Message from SLRD Board Chair - COVID-19

Nov 20, 2020
Affected Communities: 
All Areas

Yesterday we learned that the provincial orders previously placed on the Fraser and Vancouver Coastal health regions have been extended to the entire province and will be in place until December 7, at least.

Social gatherings continue to be prohibited, masks are mandatory and non-essential travel within the province is strongly discouraged.

I am sure that, like me, not long ago, you were thinking that the worst of COVID was over, even though there had been warnings for weeks that a second wave was coming. And now, here we are, with increased numbers of cases, hospitalizations and, sadly, deaths. Our healthcare system is strained and it is possible that we could face even stricter orders in the near future.

When we sit back and think about this and consider the science being used to guide our public health orders, I am sure that we can understand and acknowledge that what Dr. Bonnie Henry is doing is wise and justified. However, it doesn’t ease our disappointment and frustration that life is nowhere near getting back to normal.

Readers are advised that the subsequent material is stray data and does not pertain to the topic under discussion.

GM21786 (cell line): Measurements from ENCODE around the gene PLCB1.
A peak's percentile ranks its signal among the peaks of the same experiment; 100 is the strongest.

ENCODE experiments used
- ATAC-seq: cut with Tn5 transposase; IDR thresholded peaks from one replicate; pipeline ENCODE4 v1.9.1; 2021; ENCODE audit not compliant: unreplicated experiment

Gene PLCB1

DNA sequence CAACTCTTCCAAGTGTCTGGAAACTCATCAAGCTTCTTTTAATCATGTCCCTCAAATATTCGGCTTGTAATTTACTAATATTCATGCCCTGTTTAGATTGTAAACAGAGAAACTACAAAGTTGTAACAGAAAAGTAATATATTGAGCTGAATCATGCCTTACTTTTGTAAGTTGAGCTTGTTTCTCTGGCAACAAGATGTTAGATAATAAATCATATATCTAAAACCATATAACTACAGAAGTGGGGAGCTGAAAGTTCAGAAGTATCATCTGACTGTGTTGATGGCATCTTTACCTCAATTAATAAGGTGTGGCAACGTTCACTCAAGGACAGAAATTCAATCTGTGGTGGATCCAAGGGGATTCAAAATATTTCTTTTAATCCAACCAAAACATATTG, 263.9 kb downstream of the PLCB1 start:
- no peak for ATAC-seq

I talked to some people this week and asked them for comments on how to cope during COVID. They made a few suggestions which will suit some people more than others depending on family circumstances: granny and grandad living alone have more time on their hands than their daughter with three young children. Whatever situation you are dealing with, make sure you take the time to look after yourself as well as others in your life.

Take a look at this list and check if anything works for you:

  • Get exercise daily. Go for a brisk walk or maybe offer to take a neighbour’s dog for a walk. If you can’t get outside, dance to your favourite music in your kitchen!
  • Eat sensibly to stay healthy. Include plenty of fresh vegetables and fruit and have set meal times. Avoid the temptation to “graze” all day long! But do treat yourself to dessert now and again.
  • Remember to regularly contact your loved ones by FaceTime, Skype, Zoom or another visual digital platform. Seeing a smiling face is better than a phone call.
  • Go through your contact list: call a friend or acquaintance you have not spoken to for a while.
  • Check on elderly neighbours: do they need groceries picked up, leaves raked, or help with some other simple task?
  • Start a new hobby or learn a new language online.
  • Reach out to those less fortunate. Find a community service agency in your community that is looking for support at this time of year.

We encourage you to follow all of Dr. Henry’s orders and suggestions because if we do work together, we will be able to flatten the curve again. And, as always, and as Dr. Henry says, “be kind, be calm, be safe.”

Tony Rainbow
Chair, Squamish-Lillooet Regional District

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